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He thinks he's so special. There, give him some horns, a little tail and a beard. Oh, hi.
James, from EngVid. I was just getting ready for the lesson. Hi. This is a Mr. E Special.
There he is, all perfect again. He's doing a special because his name is E. He thought
he would do the "Magic E".
When you're learning English, and for many people learning English, here's something
I've always said when I teach: English is a very stupid language. You must say everything.
The problem with that is English is not a phonetic language, which means just because
you write it, it doesn't mean you say it. We're going to do some lessons, and this is
one of them, where I try to help you with spelling, because you won't be able to get
it from the words. It's not like Spanish.
One of things is you can use markers. These are markers. Markers help us find things.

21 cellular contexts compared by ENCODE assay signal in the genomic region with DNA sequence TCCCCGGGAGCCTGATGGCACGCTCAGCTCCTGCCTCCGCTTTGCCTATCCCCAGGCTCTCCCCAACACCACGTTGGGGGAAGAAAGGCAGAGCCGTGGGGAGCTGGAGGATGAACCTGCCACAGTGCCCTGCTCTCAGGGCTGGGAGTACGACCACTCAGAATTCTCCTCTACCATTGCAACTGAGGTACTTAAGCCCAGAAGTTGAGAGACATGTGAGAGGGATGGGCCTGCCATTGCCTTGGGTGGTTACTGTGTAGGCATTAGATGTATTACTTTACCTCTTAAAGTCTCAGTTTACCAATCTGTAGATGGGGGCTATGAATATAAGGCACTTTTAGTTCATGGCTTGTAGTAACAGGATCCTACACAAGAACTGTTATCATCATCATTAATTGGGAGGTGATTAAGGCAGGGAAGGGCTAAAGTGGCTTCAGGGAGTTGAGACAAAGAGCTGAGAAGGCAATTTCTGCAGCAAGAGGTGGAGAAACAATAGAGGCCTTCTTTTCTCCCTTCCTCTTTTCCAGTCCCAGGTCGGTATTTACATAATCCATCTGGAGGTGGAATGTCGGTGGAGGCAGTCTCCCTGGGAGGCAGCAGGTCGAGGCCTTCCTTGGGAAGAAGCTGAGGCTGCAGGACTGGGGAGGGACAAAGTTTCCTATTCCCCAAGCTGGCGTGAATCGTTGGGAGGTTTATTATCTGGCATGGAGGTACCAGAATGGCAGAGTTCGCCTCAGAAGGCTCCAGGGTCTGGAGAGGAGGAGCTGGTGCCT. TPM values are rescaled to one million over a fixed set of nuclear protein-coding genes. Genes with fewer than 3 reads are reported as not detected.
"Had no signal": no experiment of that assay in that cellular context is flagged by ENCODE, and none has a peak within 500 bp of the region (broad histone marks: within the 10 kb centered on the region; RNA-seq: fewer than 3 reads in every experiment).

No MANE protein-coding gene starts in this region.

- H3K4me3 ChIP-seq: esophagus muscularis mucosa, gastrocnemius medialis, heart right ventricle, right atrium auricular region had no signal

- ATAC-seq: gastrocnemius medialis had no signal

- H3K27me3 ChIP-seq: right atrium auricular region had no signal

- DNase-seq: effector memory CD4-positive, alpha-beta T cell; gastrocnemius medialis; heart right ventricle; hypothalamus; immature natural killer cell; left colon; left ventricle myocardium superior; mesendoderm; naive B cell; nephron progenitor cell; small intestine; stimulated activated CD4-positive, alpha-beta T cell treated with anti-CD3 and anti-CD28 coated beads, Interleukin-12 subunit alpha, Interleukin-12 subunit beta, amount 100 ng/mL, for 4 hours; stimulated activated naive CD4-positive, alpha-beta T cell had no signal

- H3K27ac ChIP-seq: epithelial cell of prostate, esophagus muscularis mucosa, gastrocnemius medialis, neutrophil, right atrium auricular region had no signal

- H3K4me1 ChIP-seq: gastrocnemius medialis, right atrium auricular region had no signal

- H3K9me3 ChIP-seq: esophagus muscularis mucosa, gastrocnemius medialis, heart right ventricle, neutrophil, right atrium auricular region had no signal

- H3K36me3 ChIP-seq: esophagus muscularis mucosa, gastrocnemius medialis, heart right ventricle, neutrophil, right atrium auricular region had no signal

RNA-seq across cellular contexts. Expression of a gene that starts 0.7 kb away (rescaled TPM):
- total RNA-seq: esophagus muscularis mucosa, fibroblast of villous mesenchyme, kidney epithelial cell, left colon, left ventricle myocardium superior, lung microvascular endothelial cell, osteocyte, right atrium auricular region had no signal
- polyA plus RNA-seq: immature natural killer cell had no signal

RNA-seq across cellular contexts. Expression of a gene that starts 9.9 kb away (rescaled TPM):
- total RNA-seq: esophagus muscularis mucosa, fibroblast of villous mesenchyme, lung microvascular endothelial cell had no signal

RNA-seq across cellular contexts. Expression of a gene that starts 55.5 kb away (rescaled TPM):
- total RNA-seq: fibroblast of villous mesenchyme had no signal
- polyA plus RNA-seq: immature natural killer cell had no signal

In the English language, we use markers to tell us something about whether this letter
will make a sound, whether it changes the sound, or what sound the letter should make.
In this case, we're going to work with the "Magic E". We have it here. "Markers are letters
that don't represent sounds." They don't say this is the sound, "...but tell us the sounds
of the other letters in the word." "E" does that; it's a very, very good friend of ours.
It's special, like this marker. In this case, we're going to talk about the silent E, or
the "Magic E". The silent E is a marker of a long vowel sound. That means it's going
to say A, E, I, O, U, instead of "aw", "eh", "ih", "ah", "uh". Drink too much, you sound
like that. It's going to tell us it's a long vowel sound of the syllable it finishes. What
is a syllable? It's a vowel sound, from a grouping, so just keep that in mind. When